Life in a Fringe Zone: An Empirical Analysis of Peri-Urban Lucknow City of India

Monday, 16 July 2018: 10:30
Oral Presentation
Manish K. VERMA, Babasaheb Bhimrao Ambedkar University, India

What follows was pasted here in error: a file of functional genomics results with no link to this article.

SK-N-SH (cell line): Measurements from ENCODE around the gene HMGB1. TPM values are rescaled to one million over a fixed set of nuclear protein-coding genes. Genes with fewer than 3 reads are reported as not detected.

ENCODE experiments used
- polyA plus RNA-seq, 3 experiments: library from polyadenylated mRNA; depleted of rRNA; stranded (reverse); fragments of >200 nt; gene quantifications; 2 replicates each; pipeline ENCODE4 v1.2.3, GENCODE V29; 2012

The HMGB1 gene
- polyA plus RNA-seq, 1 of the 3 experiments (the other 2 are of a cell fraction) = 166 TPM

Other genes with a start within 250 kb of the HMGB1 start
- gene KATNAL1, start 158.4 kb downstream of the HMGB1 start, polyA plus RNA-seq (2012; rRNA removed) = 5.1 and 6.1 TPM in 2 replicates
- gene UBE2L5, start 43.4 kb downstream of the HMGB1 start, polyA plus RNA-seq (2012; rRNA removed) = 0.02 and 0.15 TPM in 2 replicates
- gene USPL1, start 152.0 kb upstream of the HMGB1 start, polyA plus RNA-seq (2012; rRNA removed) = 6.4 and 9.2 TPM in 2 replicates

Peri-Urban areas evolve as a consequence of urbanization and inordinate growth of city boundaries towards the hinterland: a phenomenon most commonly associated with a developing country like India which is home to world’s second largest population. The peri-urban zones lies at the point of interface between urban and rural areas, remains in constant transition and characterize by the co-existence of urban and rural activities, institutions, culture and society. Urbanization results in transformation of land use, environment and culture of communities living in the fringe zones and thereby, changes in the ecological balance of the city-region. Even though, the rapid expansion of peri-urban areas present both opportunities and challenges for urban and rural sustainability, however, unlike the western realities, the process often leads to the formation of ‘urban villages’ with hybrid culture, poor quality of infrastructure, lack of basic amenities, ecological imbalance and environmental tribulations that eventually hampers serenity of mind and impede quality life for the inhabitants. In order to examine the above viewpoints empirically, the paper analyses social, ecological and environmental matrix of peri-urban Lucknow city situated in the state of Uttar Pradesh, India by randomly selecting 500 sample families from four blocks (two villages from each block) located at four opposite corners. The findings of the study underlines that in order to accommodate rising population due to rapid industrialization and urbanization process; unplanned and haphazard development of fringe zones of the Lucknow city is on a rapidly accelerated path resulting into environmental destruction, ecological imbalance, poor quality of availability of infrastructure, crumbling of social structure and cultural decay. The perennial situation has drastically shattered the traditional structure of the society, disrupted employment and livelihood patterns, created health, hygiene and sanitation problems, apart from exhibiting trends of fading age old cultural beliefs and practices in the interface zone.